This is no jury of their peers. In a crowded field of presidential hopefuls looking to become the Democratic nominee, momentum matters. Winning Iowa and New Hampshire provides momentum, which has proven valuable in helping to shape the trajectory of presidential primary races. Barack Obama’s 2008 surprise Iowa Caucus victory over Hillary Clinton and Clinton’s 2016 narrow defeat of Bernie Sanders are perfect examples of this. It is past time for Democrats to either push back the primary dates so that all states vote at one time, or start off the primary season with states that more closely resemble the browning of America— not two of the whitest and most rural states in the country. Also, New Hampshire is one of the oldest by population, according to Business Insider.
According to 2018 data from the Pew Research Center, the Democratic Party is now comprised of 59% white people and 40% minorities, compared with the Republican Party, which is roughly 83% white. Of all the Democrats’ most faithful voting blocs, Black women have shown themselves to be the most loyal to the party.
Democrats need to return the favor and show Black women some respect by not continuing to structure the primary in a way that is not reflective of the party’s diversity. And if they are slow to action, we need to become more vocal in demanding it.
“Black women have been the most loyal supporters of the Democratic Party, through thick and thin,” said Avis Jones-DeWeever, an advisor to the Black Women’s Roundtable, at the Congressional Black Caucus’ Annual Legislative Meeting in Washington, D.C. in September. Democrats are more interested in going after “white male voters who have not supported the Democratic Party for 50 years” than “watering the garden in your own backyard.”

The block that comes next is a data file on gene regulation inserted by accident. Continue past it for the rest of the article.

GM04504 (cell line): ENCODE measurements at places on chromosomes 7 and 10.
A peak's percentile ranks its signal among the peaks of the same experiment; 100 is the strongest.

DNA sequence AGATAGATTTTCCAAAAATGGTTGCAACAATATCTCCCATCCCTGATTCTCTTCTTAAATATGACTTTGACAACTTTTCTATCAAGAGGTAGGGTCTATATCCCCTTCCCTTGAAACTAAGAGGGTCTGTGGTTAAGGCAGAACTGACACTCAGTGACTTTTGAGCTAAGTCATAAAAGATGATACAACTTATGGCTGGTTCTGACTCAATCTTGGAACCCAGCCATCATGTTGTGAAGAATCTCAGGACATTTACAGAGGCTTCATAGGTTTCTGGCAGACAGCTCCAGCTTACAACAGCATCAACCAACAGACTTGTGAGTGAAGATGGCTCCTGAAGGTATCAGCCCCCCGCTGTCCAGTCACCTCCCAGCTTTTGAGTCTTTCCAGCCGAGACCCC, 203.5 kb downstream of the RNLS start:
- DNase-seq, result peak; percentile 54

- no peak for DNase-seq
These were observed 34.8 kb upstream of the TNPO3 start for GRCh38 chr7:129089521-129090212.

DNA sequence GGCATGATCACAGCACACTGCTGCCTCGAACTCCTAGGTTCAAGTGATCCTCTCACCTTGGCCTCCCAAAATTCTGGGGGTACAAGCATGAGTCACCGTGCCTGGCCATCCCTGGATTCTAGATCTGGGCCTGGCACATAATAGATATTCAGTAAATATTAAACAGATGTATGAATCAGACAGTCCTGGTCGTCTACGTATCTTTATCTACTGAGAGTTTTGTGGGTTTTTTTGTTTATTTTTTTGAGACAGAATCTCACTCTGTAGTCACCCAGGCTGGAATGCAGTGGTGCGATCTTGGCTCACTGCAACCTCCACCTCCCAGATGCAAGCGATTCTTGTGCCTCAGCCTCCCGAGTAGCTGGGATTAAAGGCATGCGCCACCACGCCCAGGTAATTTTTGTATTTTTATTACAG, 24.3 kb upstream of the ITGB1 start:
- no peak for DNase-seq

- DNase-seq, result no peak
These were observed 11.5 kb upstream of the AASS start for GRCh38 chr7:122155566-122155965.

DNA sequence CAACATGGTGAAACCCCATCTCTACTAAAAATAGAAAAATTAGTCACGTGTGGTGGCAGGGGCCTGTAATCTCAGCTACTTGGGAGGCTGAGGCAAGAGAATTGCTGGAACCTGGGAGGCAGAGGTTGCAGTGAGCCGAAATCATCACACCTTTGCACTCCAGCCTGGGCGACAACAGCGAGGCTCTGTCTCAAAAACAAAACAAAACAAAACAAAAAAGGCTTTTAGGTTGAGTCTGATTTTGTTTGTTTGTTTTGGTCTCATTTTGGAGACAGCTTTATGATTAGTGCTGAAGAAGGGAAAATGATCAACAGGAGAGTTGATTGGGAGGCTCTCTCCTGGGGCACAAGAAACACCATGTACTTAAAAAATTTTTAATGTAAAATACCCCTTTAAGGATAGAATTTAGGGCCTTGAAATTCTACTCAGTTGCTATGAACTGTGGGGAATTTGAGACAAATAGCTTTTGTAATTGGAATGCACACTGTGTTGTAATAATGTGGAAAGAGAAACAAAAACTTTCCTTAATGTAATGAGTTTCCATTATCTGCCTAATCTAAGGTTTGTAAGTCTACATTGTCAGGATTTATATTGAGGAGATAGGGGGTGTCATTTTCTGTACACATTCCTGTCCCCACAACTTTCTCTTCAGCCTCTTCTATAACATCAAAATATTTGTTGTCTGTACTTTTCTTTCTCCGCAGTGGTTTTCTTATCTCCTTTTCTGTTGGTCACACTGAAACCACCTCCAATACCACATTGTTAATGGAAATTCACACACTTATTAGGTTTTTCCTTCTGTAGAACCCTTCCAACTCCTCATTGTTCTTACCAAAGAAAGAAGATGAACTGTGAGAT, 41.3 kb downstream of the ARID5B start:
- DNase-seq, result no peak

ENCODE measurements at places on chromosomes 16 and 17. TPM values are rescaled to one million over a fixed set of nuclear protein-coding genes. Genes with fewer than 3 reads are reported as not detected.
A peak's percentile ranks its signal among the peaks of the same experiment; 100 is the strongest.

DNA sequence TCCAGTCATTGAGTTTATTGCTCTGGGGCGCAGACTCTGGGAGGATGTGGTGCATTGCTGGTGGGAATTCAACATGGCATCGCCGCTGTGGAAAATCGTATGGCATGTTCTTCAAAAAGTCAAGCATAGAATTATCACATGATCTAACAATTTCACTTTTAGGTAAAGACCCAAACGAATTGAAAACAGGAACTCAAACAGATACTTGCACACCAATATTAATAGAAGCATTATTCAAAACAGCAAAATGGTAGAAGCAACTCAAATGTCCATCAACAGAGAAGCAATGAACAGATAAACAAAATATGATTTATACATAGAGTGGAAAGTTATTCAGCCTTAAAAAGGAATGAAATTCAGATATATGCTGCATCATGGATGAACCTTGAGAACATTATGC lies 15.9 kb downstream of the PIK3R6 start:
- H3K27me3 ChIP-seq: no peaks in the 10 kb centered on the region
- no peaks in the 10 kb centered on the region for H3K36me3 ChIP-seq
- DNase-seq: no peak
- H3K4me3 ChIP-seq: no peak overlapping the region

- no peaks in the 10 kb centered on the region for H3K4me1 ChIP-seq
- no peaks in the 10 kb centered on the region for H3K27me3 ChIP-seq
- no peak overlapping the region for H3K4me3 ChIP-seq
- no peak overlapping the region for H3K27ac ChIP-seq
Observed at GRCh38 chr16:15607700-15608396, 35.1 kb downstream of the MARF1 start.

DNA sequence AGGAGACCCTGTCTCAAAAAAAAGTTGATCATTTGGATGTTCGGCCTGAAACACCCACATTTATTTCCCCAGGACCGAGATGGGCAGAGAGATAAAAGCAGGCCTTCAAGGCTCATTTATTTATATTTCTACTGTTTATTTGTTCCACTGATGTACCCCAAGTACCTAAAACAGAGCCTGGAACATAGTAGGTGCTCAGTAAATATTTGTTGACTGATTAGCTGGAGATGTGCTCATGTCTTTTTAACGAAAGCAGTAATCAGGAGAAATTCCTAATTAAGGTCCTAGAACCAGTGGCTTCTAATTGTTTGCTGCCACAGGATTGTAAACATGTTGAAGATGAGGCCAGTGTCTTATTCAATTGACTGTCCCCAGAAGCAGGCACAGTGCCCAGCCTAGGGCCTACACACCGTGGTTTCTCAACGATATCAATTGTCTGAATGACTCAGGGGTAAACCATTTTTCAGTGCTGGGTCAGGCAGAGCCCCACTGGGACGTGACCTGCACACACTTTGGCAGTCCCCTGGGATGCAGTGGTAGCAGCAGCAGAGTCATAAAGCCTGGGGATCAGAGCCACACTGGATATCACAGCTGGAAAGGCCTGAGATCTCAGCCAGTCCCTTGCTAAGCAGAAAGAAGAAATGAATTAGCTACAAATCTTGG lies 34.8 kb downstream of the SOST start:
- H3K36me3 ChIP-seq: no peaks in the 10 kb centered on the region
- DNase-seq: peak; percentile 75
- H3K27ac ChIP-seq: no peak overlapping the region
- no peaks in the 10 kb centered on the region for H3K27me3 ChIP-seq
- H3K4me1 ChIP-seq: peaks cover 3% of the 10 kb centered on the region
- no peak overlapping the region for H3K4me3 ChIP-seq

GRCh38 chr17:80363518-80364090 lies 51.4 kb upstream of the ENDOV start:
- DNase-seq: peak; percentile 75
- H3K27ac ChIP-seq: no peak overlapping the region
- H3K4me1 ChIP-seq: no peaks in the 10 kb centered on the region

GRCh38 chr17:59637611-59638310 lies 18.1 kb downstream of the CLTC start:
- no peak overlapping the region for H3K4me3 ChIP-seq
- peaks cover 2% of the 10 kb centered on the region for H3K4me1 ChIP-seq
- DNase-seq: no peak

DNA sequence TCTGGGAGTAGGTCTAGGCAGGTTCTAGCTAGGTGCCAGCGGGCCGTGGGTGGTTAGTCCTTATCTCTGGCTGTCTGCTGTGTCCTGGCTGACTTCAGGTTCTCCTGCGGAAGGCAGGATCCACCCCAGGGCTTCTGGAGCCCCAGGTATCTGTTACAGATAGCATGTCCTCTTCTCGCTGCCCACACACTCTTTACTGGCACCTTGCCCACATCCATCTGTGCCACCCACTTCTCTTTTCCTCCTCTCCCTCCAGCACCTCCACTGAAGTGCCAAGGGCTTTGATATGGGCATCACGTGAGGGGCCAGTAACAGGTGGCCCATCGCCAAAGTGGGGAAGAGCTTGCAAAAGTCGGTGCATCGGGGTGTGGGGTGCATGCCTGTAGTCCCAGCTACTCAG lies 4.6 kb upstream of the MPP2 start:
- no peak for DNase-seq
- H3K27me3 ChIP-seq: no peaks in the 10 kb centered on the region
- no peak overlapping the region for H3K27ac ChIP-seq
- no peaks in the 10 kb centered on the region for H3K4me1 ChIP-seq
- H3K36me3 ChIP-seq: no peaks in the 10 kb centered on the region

I have voted for the Democrat in every presidential election since I turned 18. I’m firmly in the ABT camp (Anybody-But-Trump) for 2020. Castro’s comments struck a chord because they echo how I’ve been feeling for the past several years. I want to know why my party’s actions and words don’t always jibe. I want to know what all this support is worth. I want to be seen and heard and valued. I don’t want to be brushed off.
And I’m not the only one.
According to The Washington Post, although 73% of black women currently say they have confidence in the Democratic Party, this nod of confidence is down from 85% in 2016, and 74% in 2017. Where numbers dip even further are with young black women between the ages of 25 to 35, of which “only 45% agreed that the Democrats best represented their interest(s), with nearly one-third indicating that no party represents them.”
Are you listening Democratic National Committee?
I want to remind Democrats that it’s often this disillusionment and disharmony that is to blame for why people opt out of the voting process altogether, and we can’t afford that.
Democratic Party leaders need to walk their talk. And one way to do this is to hold the primary elections in a way that fully and fairly reflects the racial demographics of America that they claim to represent.
This isn’t identity politics. Optics matter.
So do real actions.
Dawn Onley is a DMV-based, award-winning writer who has written for large daily newspapers, magazines, and blogs, including Women Who Hope, which she co-founded. You can follow her on Twitter and on Facebook.